With its offline data collection capabilities, Survey123 allowed the team to complete their work anywhere without of the need of cellular data, and then simply connect to Wi-Fi at the end of the day when they were back at the office to send their forms. This limited the cost to the team and provided the flexibility they required.
A successful pilot
Throughout the 30-day campaign, 20 field agents equipped with tablets visited up to four fields per day in teams of two across three districts resulting in over 560 visits. Along with collecting the field boundaries, they geo-located crop types, yield data, and held farmer interviews to understand more about the cropping season and impacts from delayed rains, pest, drought, flood, enhancing the data.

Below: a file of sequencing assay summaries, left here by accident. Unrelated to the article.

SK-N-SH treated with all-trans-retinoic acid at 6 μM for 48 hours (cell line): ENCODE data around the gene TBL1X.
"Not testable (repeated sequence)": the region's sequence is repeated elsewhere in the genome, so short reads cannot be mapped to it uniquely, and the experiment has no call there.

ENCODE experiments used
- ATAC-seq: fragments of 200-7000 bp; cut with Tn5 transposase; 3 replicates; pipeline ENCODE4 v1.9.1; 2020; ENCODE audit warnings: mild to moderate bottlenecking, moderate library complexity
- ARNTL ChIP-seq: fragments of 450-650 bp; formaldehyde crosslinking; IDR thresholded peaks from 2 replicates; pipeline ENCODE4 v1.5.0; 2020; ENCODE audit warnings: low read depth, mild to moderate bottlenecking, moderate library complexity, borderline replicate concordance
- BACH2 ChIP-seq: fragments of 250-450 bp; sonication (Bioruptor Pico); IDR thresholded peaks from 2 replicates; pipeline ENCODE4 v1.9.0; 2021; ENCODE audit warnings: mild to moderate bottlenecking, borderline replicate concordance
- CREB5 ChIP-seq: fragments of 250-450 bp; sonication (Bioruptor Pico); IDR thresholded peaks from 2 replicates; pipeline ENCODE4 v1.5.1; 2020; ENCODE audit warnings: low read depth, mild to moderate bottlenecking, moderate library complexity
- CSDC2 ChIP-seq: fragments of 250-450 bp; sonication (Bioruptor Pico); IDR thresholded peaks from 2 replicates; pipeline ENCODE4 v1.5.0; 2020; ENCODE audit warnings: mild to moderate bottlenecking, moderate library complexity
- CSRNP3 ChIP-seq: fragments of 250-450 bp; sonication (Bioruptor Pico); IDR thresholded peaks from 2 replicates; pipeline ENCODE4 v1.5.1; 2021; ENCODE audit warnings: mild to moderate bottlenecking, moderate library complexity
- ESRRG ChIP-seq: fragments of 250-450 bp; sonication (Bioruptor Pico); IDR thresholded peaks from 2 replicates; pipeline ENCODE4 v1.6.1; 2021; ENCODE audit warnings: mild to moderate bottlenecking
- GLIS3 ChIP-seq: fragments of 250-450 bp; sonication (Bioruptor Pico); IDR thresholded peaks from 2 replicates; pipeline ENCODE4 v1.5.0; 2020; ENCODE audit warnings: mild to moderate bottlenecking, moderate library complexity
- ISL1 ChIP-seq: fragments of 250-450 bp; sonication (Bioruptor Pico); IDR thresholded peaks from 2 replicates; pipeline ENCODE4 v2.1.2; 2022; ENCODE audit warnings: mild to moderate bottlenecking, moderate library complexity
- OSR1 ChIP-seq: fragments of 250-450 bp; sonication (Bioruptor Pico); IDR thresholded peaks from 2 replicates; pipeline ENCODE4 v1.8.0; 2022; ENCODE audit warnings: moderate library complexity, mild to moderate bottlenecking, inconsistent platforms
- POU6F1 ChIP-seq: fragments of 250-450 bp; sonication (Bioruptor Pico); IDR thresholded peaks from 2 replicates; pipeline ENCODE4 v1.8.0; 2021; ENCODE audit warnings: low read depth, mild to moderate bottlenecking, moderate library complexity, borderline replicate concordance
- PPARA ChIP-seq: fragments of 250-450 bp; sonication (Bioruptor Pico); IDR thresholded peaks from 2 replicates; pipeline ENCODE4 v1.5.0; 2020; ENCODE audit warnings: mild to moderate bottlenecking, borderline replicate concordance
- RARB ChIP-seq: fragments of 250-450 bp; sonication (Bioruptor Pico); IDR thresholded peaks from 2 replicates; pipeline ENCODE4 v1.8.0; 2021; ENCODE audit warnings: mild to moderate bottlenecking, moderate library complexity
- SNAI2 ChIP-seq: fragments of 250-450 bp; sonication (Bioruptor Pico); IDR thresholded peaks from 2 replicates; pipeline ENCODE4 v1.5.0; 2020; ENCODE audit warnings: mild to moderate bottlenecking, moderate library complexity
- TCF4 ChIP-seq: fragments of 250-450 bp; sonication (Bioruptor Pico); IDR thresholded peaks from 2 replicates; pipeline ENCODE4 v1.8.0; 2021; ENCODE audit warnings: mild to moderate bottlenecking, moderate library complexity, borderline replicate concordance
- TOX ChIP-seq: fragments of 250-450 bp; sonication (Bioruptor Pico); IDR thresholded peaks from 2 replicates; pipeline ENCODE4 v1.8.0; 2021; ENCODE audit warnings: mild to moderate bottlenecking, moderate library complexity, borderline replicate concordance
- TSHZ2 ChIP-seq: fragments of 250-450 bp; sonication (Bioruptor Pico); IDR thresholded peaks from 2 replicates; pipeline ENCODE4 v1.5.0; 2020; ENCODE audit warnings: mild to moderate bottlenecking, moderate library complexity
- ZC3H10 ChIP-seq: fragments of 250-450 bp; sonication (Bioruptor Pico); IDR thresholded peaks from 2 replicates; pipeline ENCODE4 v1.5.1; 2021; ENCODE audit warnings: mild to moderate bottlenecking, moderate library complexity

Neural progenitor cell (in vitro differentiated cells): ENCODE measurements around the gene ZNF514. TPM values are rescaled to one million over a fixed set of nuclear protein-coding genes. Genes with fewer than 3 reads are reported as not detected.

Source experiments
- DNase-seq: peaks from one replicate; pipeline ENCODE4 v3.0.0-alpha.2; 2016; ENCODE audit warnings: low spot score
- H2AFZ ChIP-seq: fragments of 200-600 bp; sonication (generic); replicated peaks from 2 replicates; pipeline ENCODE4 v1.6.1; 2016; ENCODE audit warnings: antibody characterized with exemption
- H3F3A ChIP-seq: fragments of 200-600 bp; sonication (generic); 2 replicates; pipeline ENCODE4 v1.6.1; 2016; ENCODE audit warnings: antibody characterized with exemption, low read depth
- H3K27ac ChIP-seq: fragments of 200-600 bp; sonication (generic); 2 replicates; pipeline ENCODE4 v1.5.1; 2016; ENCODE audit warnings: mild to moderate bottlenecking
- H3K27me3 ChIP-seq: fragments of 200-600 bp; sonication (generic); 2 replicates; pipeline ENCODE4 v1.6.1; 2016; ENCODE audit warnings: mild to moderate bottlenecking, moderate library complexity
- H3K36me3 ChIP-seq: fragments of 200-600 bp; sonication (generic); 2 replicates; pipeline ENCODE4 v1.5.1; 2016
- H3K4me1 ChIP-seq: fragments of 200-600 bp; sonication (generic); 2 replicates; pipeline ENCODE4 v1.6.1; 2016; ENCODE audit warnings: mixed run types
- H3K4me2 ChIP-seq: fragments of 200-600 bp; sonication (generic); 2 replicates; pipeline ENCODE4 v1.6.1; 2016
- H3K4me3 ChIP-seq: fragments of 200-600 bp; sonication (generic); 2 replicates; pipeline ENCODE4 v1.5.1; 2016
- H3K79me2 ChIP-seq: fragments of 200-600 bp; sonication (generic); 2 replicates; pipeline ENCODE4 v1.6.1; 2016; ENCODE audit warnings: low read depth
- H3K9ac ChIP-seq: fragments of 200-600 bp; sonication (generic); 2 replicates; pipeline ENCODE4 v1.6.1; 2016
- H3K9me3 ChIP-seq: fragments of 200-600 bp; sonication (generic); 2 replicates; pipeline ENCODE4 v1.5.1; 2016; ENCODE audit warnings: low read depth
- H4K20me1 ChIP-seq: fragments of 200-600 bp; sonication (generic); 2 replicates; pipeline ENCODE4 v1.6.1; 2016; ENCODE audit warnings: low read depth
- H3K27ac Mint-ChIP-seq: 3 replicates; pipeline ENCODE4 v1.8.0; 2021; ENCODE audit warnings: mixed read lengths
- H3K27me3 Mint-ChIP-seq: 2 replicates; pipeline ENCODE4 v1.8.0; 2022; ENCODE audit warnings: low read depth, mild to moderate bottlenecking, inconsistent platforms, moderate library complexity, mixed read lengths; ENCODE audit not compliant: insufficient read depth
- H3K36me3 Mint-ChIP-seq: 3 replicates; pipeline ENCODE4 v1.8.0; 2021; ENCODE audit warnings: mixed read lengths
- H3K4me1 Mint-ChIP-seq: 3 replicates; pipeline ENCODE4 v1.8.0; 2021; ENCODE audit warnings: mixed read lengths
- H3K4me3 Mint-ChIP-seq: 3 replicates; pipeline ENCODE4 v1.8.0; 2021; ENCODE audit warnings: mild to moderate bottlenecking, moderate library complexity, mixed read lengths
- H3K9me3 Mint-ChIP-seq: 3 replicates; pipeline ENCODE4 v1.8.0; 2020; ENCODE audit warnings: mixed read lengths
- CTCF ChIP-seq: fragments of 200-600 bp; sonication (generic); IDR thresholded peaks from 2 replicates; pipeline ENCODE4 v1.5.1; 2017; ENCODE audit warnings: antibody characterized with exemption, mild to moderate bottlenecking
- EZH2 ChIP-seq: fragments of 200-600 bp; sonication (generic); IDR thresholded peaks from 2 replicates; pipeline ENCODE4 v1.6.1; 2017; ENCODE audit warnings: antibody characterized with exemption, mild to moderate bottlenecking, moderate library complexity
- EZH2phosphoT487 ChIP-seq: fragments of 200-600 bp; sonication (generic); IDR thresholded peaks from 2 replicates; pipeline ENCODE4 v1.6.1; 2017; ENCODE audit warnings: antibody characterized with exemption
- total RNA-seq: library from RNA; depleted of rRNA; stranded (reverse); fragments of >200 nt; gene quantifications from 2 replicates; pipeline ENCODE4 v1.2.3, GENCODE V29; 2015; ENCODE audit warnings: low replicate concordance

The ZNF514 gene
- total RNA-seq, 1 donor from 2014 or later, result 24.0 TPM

At the end of each day, they uploaded their data and everyone could monitor the progress of the campaign in an ArcGIS Dashboard. The Dashboard helped the team monitor the campaign progress providing analysis of the data as it came in. It allowed them to keep track of the information collected and campaign leads which helped to spatially understand the impact of pests, drought and even floods on farmers’ fields.
By using Survey123, Justice confirmed their data collection process is much more streamlined. She is also grateful to have baseline surveys NASA Harvest can build off of as it expands its data collection in the future.